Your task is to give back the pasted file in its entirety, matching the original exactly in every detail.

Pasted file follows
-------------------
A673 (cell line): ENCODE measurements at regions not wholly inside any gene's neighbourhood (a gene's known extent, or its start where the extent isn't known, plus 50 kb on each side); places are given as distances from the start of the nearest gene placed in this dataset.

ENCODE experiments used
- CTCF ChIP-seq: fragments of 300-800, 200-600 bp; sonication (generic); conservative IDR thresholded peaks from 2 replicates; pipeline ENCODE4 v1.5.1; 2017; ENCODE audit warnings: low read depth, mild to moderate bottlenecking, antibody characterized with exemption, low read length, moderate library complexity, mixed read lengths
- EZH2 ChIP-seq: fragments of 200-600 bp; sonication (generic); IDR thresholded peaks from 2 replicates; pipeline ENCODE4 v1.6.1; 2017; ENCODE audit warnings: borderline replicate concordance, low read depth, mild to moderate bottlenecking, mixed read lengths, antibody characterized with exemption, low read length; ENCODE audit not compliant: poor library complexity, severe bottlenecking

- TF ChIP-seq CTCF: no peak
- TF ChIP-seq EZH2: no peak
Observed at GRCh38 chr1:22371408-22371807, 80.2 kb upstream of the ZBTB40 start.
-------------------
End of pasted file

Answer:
A673 (cell line): ENCODE measurements at regions not wholly inside any gene's neighbourhood (a gene's known extent, or its start where the extent isn't known, plus 50 kb on each side); places are given as distances from the start of the nearest gene placed in this dataset.

ENCODE experiments used
- CTCF ChIP-seq: fragments of 300-800, 200-600 bp; sonication (generic); conservative IDR thresholded peaks from 2 replicates; pipeline ENCODE4 v1.5.1; 2017; ENCODE audit warnings: low read depth, mild to moderate bottlenecking, antibody characterized with exemption, low read length, moderate library complexity, mixed read lengths
- EZH2 ChIP-seq: fragments of 200-600 bp; sonication (generic); IDR thresholded peaks from 2 replicates; pipeline ENCODE4 v1.6.1; 2017; ENCODE audit warnings: borderline replicate concordance, low read depth, mild to moderate bottlenecking, mixed read lengths, antibody characterized with exemption, low read length; ENCODE audit not compliant: poor library complexity, severe bottlenecking

- TF ChIP-seq CTCF: no peak
- TF ChIP-seq EZH2: no peak
Observed at GRCh38 chr1:22371408-22371807, 80.2 kb upstream of the ZBTB40 start.